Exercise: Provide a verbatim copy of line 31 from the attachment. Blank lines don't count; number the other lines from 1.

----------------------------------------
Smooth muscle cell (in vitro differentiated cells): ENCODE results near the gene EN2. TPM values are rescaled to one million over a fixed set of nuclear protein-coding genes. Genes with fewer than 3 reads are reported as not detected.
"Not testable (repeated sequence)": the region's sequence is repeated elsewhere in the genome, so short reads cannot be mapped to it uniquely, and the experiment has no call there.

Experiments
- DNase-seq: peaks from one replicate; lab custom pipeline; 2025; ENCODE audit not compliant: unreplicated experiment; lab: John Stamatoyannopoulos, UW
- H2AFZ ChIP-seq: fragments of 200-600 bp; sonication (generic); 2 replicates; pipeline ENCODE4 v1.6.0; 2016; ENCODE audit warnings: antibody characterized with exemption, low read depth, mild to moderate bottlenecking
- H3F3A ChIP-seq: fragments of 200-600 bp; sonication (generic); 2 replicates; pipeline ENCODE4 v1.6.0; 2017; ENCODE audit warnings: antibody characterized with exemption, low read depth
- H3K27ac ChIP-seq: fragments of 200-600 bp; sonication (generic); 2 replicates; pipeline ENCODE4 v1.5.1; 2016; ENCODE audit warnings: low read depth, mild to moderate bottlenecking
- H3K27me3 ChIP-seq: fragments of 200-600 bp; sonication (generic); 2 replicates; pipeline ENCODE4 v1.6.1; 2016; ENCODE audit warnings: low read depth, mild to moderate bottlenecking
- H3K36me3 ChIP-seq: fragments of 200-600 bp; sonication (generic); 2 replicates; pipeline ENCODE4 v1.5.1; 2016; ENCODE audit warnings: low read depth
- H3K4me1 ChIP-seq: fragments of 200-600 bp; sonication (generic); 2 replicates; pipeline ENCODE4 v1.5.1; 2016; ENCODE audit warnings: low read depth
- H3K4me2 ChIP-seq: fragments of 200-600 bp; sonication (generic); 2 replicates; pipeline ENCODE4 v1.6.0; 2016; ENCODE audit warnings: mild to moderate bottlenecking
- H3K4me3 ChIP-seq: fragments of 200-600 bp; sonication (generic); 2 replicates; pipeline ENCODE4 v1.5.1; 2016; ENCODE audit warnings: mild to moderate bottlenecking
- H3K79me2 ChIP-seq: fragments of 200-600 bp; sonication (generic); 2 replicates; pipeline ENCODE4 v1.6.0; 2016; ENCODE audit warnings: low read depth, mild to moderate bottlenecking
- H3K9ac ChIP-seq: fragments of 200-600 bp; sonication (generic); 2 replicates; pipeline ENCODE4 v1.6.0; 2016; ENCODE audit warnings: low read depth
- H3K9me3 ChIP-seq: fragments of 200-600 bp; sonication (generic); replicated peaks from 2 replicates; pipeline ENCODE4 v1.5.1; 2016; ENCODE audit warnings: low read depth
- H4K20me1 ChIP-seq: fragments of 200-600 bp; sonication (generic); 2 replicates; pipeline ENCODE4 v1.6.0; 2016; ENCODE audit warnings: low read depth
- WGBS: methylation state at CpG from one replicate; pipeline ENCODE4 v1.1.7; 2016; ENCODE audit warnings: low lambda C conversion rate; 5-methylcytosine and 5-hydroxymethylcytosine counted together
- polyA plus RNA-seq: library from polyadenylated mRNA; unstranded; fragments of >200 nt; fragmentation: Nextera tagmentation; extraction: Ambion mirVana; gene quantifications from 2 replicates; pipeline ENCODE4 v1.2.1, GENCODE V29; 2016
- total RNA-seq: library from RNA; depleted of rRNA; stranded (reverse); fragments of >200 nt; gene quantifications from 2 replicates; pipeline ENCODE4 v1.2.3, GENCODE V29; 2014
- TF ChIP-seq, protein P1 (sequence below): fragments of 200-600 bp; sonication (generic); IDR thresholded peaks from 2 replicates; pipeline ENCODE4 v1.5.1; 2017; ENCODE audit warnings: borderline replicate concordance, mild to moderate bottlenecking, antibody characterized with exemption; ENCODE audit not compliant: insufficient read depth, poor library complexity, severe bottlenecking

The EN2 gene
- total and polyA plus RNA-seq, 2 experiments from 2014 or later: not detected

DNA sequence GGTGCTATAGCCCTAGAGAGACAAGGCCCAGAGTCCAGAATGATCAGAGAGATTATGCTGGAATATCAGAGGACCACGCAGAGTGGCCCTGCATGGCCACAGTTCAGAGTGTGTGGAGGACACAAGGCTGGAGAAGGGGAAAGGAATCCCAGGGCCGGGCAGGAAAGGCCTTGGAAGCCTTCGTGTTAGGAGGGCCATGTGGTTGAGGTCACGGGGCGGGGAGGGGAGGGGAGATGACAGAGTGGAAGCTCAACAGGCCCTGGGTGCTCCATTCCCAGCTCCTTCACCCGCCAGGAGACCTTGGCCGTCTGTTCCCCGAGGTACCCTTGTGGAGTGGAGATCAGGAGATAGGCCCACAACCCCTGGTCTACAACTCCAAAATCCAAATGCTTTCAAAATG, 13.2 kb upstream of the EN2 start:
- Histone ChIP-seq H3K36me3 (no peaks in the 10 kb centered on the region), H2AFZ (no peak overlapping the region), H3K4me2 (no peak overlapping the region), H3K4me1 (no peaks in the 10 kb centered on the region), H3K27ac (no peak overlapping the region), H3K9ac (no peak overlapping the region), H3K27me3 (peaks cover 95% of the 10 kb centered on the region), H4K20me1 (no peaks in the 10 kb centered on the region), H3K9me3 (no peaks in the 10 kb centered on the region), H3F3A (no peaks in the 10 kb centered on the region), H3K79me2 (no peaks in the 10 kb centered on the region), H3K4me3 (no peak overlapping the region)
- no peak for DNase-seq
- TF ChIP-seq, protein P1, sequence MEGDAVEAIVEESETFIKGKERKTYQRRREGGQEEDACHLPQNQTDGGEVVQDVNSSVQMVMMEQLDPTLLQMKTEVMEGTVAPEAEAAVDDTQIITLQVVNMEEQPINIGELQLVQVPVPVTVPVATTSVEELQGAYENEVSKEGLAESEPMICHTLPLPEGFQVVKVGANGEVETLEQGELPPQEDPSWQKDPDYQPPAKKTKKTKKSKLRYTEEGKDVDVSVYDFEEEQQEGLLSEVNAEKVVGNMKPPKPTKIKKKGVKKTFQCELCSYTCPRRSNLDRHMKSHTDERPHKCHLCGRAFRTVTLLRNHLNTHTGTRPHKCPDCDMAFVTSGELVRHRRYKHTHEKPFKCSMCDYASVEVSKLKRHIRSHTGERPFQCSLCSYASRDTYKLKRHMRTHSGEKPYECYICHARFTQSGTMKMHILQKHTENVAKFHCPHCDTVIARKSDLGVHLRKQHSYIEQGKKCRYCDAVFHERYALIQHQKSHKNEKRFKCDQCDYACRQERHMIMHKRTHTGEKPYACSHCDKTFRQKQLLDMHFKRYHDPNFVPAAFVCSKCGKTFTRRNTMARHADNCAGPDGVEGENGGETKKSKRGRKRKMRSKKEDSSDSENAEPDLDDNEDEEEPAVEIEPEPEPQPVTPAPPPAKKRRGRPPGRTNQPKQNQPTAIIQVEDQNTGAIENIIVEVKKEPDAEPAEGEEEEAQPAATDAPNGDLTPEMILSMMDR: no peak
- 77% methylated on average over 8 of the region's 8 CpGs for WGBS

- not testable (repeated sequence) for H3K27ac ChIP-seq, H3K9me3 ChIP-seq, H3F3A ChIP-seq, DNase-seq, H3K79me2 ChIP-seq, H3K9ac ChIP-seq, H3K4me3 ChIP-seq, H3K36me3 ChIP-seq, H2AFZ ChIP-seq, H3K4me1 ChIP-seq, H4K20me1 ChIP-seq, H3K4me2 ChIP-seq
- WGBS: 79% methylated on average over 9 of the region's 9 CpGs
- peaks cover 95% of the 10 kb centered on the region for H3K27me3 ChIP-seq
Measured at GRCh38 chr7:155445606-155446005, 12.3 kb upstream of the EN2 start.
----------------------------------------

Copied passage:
Measured at GRCh38 chr7:155445606-155446005, 12.3 kb upstream of the EN2 start.